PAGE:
Johnson-Jones, K. J. (2017). Educating students with visual impairments in the general education setting (Publication No. 10259406) [Doctoral dissertation, The University of Southern Mississippi]. ProQuest Dissertations and Theses Global.

Johnson-Jones, K. J. (2017). Educating students with visual impairments in the general education setting (Publication No. 10259406) [Doctoral dissertation, The University of Southern Mississippi]. ProQuest Dissertations and Theses Global.


The University of Southern Mississippi (Hattiesburg, MS); ProQuest document ID: 1880507449; also located on U webpage


Electronic administration; Elementary; Enlarged print (on paper); K-12; Magnification device or software; Middle school; Multiple ages; No age; No disability; Technological aid; U.S. context; Visual impairment (including blindness)




This qualitative study described students' use of assistive technology devices and accommodations in classrooms—including class tests—as well as their use for state assessments, and educators' practices of providing these assistive technology devices and accommodations. 'Low-tech' supports such as magnifying glasses and 'high-tech' devices such as CCTV were reported; additional examples and experiences with them are listed in the Findings statement.


The researcher interviewed both students and the educators who taught them. Three students with visual impairments in grades 3 through 7 who were in general education programming at least 80% of the time participated; age, gender, and ethnicity were also reported. The four educators were two general education teachers, one special education teacher, and one paraprofessional. Educators' gender and ethnicity (White) were also reported. The context was a small rural Mississippi school district, focusing on the classrooms in the elementary or middle school attended by the students and taught by the educators. 

Dependent Variable

The researcher inquired about participants' experiences through a set of semi-structured, open-ended interview questions and classroom observations; data documents were interview transcripts, structured notes—recording "teaching styles, related services being provided, student activities, and involvement of students with visual impairment" (p. 45)—and observation documents—recording "visual functioning, classroom modification, behaviors of targeted students and the class as a whole, and the use of technology" (p. 46). Interview questions for student participants focused on their capabilities, academic challenges and needs, supports such as accommodations and assistive devices, and experiences with teachers. Interview questions for educators addressed their understandings of their students' needs, supports they provided, and educators' needs for assistance or resources.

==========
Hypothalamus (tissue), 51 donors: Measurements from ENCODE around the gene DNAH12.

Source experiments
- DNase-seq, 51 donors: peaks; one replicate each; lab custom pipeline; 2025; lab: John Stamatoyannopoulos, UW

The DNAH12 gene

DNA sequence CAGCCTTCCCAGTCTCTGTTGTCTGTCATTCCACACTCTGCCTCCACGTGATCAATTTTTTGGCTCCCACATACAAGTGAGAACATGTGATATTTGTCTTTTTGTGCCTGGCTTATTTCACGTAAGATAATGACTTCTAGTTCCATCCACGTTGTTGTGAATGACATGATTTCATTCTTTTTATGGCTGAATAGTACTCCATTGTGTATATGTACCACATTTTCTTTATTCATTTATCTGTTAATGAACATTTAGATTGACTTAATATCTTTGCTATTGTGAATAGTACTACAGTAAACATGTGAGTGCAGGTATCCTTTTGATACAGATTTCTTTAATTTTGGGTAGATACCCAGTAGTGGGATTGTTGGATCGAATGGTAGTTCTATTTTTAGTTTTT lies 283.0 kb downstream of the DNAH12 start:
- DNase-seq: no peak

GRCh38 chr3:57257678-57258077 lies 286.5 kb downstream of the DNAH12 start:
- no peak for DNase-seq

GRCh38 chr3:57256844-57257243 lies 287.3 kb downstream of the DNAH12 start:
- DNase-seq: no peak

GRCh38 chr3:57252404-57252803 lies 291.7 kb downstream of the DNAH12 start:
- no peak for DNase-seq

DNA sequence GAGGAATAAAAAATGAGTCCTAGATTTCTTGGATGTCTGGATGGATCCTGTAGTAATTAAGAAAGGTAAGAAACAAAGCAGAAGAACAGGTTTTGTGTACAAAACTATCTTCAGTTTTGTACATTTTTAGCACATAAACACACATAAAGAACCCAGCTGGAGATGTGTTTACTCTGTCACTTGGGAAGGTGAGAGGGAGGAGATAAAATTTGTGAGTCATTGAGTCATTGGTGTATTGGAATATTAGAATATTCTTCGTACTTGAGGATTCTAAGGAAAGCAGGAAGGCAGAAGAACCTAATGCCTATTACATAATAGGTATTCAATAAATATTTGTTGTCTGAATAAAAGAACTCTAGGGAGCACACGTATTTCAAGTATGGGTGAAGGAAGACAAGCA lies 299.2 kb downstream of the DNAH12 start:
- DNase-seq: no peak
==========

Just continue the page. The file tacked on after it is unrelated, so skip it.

The study yielded information about teachers' accommodations practices and students' expressed needs and uses of accommodations. At least two themes identified in the findings pertained to these topics: "depending on structures of support" (Abstract) and "responding to barriers" (Abstract). Supports were identified as people—as in 'support system'—as well as accommodations and assistive technology; the latter were emphasized in this summary. Two of the students indicated using a magnifying glass for routine needs in the classroom. A common theme was that students had uneven access to specific supports; for example, one student indicated only using CCTV during the state assessment, and that this 'high-tech' magnification device was not available for classroom use. The teacher for this student indicated that after having noticed the student's low performance on classroom tests with standard print size, the teacher provided large print paper tests and observed improved test results. The researcher also remarked about the absence of high-tech magnification devices in the classroom, despite herself noticing that "all three students were observed holding their papers close to their face or bending over so their face could be near the top of their desk to see their papers" (p. 65). Teachers indicated at various points in interviews that they did not have sufficient training or resources for providing vision-related supports for the students; while readily providing access by reading materials aloud, some teachers engaged students' peers to support students' need for access to materials. All three students reported in detail about their limited access or lack of access altogether to academic materials, despite specifically asking for supports such as recorded lecture notes and other materials. One student had computer access listed on the IEP, yet the teacher noted, "there was often no technician to assist in fixing the device" (p. 83); another student indicated being expected to use a computer for a reading test, yet that someone had to read the test aloud (from the computer) to the student. The researcher discussed related themes regarding students' sense of their disabilities and their negative emotions associated with the limitations that they experienced with instructional support. Educators indicated their needs for resources in order to address the needs of students with visual impairments, and the researcher offered recommendations on this matter. Limitations of the study were reported, and future research directions were suggested.